PEOPLE v. LACEY

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The PEOPLE, etc., respondent, v. Caleb LACEY, appellant.

Decided: October 17, 2012

REINALDO E. RIVERA, J.P., CHERYL E. CHAMBERS, L. PRISCILLA HALL, and SHERI S. ROMAN, JJ. Martin Geduldig, Garden City, N.Y., for appellant, and appellant pro se. Kathleen M. Rice, District Attorney, Mineola, N.Y. (Tammy J. Smiley and Jason R. Richards of counsel), for respondent.

Appeal by the defendant from a judgment of the County Court, Nassau County (Carter, J.), rendered April 9, 2010, convicting him of murder in the second degree (four counts), manslaughter in the second degree (four counts), arson in the first degree, arson in the second degree, and reckless endangerment in the second degree, upon a jury verdict, and imposing sentence.

ORDERED that the judgment is affirmed.

The defendant's contention that the evidence was legally insufficient to support his convictions is unpreserved for appellate review (see CPL 470.05 [2]; People v. Hawkins, 11 N.Y.3d 484, 491–492, 872 N.Y.S.2d 395, 900 N.E.2d 946). In any event, viewing the evidence in the light most favorable to the prosecution (see People v. Contes, 60 N.Y.2d 620, 621, 467 N.Y.S.2d 349, 454 N.E.2d 932), we find that it was legally sufficient to establish the defendant's guilt beyond a reasonable doubt. Moreover, in fulfilling our responsibility to conduct an independent review of the weight of the evidence (see CPL 470.15[5]; People v. Danielson, 9 N.Y.3d 342, 849 N.Y.S.2d 480, 880 N.E.2d 1), we nevertheless accord great deference to the jury's opportunity to view the witnesses, hear the testimony, and observe demeanor (see People v. Mateo, 2 N.Y.3d 383, 410, 779 N.Y.S.2d 399, 811 N.E.2d 1053, cert. denied 542 U.S. 946, 124 S.Ct. 2929, 159 L.Ed.2d 828; People v. Bleakley, 69 N.Y.2d 490, 495, 515 N.Y.S.2d 761, 508 N.E.2d 672). Upon reviewing the record here, we are satisfied that the verdict of guilt was not against the weight of the evidence (see People v. Romero, 7 N.Y.3d 633, 826 N.Y.S.2d 163, 859 N.E.2d 902).

The defendant contends that the trial court erred in admitting testimony from a detective regarding the defendant's invocation of his right to remain silent, and that he was deprived of a fair trial by the elicitation of opinion testimony from another detective that when he interviewed the defendant, he told the defendant that the defendant had “major problems.” However, the court issued limiting instructions with respect to the testimony from the first detective and curative instructions with respect to the testimony from the second detective, and the defendant neither objected to the instructions given nor requested any additional relief. Under these circumstances, the instructions must be deemed to have cured any errors to the defendant's satisfaction (see People v. Seabrooks, 82 A.D.3d 1130, 1131–1132, 918 N.Y.S.2d 797; People v. Campbell, 68 A.D.3d 890, 890–891, 890 N.Y.S.2d 606; People v. Hamm, 42 A.D.3d 550, 551, 839 N.Y.S.2d 807).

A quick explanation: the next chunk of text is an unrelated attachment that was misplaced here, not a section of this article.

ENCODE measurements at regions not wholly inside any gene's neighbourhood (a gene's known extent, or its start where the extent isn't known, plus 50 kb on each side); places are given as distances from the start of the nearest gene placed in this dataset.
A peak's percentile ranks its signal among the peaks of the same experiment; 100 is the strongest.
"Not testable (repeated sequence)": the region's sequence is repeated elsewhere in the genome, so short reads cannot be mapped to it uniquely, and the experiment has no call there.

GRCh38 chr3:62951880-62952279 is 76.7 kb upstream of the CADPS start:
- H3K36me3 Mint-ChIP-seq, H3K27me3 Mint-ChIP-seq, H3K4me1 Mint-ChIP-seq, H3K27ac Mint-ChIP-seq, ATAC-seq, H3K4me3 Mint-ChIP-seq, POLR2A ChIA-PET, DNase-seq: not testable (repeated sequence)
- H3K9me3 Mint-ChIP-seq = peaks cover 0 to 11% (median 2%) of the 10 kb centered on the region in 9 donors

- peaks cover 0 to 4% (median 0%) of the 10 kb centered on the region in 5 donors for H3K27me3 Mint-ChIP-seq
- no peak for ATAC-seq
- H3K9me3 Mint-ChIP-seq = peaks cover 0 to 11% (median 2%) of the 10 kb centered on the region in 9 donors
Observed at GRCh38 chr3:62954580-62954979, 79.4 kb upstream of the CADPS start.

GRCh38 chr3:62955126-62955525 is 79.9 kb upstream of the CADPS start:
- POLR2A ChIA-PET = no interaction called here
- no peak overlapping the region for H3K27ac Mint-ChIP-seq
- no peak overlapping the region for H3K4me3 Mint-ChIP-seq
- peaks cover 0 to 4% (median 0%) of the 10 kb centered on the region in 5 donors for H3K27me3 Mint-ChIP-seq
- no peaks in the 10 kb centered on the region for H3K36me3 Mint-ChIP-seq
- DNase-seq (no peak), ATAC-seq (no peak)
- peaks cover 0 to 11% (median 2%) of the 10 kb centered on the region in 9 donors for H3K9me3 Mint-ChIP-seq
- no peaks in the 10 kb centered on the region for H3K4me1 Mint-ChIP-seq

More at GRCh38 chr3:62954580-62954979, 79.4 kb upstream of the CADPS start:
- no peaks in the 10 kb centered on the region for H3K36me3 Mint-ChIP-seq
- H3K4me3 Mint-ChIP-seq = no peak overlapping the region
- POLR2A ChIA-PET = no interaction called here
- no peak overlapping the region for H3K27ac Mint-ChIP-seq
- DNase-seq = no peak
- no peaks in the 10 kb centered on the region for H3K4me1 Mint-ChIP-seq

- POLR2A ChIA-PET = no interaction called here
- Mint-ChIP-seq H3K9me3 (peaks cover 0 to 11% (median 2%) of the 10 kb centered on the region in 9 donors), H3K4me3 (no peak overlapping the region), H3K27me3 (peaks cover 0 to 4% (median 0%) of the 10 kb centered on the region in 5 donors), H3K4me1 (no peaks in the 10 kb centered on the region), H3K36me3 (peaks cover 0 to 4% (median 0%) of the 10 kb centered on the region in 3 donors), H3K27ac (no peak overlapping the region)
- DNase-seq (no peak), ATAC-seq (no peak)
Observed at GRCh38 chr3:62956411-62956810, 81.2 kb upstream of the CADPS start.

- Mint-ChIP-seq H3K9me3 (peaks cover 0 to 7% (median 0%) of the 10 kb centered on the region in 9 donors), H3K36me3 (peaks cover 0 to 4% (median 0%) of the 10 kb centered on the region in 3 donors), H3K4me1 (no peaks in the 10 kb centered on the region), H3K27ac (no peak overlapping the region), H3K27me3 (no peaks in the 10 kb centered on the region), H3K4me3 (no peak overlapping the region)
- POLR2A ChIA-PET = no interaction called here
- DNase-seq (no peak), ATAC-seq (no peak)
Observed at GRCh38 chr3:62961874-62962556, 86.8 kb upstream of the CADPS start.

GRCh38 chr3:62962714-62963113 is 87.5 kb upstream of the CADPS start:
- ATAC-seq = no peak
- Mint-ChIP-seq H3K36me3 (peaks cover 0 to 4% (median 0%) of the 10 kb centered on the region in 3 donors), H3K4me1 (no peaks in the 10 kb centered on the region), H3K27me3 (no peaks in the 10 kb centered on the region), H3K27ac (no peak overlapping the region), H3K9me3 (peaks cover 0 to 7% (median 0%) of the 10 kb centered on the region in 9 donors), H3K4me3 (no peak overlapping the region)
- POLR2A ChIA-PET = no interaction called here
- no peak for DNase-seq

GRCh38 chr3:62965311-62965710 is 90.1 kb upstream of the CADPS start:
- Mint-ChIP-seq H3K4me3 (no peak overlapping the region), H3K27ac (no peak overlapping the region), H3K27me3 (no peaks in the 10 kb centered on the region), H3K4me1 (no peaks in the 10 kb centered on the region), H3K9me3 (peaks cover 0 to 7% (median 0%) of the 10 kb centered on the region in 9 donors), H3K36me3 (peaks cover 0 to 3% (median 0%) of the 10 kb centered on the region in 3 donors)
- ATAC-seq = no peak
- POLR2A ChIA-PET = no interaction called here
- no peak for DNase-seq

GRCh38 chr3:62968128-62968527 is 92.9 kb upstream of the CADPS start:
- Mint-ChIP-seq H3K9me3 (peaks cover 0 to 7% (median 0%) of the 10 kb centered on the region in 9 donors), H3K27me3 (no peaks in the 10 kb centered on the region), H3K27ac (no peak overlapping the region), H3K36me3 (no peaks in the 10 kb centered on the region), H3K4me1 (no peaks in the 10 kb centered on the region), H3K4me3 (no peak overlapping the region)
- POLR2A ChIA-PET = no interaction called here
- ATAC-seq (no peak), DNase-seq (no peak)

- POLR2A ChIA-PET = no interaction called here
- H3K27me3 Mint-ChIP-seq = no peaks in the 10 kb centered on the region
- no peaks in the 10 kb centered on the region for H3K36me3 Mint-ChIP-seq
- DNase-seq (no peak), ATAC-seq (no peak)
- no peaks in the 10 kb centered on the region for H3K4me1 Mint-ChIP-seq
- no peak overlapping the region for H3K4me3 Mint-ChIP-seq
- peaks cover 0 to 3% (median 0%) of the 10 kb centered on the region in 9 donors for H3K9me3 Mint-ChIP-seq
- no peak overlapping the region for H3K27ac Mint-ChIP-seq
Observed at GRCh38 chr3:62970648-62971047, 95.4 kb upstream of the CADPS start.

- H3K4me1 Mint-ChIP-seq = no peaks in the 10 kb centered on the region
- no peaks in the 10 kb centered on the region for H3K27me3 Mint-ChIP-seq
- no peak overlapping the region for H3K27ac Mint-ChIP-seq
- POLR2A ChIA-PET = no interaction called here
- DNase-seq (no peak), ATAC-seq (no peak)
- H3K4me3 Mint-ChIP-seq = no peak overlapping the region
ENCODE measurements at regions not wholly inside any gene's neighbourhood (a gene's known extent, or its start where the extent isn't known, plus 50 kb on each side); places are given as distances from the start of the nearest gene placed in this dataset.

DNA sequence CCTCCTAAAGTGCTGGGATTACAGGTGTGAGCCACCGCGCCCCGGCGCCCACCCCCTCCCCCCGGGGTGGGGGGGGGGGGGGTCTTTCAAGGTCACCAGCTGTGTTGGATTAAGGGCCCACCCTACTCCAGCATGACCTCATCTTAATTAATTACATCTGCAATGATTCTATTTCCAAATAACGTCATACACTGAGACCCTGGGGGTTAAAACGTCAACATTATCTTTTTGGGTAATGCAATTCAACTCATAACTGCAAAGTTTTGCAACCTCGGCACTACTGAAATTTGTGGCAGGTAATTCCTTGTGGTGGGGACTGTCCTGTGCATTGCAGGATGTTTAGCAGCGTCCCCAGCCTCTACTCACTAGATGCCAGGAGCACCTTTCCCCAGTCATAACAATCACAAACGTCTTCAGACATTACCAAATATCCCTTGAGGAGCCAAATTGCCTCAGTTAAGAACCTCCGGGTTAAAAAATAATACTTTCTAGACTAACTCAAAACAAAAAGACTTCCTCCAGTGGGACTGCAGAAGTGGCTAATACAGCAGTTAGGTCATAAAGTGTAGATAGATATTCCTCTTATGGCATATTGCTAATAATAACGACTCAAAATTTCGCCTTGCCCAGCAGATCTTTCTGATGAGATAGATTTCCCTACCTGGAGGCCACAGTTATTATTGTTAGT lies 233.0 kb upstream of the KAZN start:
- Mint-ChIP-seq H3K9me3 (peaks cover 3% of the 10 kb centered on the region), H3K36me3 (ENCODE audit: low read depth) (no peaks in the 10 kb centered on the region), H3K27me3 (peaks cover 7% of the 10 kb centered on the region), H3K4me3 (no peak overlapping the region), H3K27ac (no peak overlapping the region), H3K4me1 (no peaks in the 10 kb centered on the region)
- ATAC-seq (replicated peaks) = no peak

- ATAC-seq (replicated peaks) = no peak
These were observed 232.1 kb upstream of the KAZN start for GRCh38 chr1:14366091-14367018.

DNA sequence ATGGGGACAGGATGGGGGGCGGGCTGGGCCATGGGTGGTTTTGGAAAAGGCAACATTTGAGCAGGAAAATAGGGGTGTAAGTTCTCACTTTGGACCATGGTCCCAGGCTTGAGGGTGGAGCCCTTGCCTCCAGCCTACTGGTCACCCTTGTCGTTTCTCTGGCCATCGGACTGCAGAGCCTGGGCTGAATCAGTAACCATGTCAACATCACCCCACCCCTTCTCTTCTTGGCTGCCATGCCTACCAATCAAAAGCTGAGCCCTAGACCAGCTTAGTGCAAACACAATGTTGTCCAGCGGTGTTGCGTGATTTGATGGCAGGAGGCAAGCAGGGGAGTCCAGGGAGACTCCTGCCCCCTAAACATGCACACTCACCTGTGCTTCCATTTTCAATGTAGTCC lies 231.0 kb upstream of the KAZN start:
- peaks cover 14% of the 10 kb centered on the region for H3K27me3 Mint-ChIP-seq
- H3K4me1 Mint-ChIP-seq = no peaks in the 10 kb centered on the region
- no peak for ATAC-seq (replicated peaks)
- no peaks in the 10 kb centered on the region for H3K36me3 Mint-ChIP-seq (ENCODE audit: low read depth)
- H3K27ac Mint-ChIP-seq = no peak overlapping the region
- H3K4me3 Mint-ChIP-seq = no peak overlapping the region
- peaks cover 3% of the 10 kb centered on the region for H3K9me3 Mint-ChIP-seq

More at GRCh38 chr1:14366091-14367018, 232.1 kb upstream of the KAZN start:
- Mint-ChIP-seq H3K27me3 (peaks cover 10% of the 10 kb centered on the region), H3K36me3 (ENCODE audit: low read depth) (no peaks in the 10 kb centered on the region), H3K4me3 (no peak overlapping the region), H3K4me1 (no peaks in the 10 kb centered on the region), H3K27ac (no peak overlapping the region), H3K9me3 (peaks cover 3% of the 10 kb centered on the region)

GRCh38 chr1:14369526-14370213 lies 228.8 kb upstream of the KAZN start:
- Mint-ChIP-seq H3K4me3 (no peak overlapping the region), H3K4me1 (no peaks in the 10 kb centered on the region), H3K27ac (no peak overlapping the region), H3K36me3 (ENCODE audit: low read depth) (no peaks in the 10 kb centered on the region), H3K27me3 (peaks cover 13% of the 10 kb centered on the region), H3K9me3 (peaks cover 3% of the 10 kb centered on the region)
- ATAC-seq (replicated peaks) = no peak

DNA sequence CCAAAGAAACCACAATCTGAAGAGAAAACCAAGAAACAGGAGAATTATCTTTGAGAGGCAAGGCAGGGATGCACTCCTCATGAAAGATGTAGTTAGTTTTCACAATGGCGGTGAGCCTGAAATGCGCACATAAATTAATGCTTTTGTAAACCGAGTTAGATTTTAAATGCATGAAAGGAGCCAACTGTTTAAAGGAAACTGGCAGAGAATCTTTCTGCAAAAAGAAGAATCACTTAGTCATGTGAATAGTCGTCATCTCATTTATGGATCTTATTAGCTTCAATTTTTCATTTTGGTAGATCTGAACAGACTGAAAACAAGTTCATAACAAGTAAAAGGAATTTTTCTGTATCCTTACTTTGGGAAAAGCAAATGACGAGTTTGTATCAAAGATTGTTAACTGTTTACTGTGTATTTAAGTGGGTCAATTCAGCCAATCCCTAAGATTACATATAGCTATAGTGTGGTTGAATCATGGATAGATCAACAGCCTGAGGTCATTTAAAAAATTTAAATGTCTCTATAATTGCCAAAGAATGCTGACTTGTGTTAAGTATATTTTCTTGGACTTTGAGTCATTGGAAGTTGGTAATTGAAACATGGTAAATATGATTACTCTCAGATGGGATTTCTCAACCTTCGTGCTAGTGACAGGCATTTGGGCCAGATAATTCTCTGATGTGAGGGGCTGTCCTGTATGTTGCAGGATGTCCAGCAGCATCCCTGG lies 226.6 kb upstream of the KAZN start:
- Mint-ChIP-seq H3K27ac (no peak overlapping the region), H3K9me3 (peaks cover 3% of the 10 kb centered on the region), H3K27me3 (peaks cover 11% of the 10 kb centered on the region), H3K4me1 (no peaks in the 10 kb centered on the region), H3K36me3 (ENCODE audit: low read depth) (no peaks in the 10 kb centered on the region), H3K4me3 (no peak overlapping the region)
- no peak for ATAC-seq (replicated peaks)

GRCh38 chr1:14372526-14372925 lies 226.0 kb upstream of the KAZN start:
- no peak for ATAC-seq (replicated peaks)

The defendant was not deprived of the effective assistance of counsel, as the record reveals that defense counsel provided meaningful representation (see People v. Benevento, 91 N.Y.2d 708, 674 N.Y.S.2d 629, 697 N.E.2d 584).

The defendant's contentions raised in Point II of his main brief, regarding the admission of testimony that he was a “liar” and had “anger issues,” and Point III(B) of his main brief, concerning the admission of certain testimony pursuant to People v. Molineux (168 N.Y. 264, 61 N.E. 286), are unpreserved for appellate review and, in any event, are without merit. The defendant's remaining contentions are without merit.

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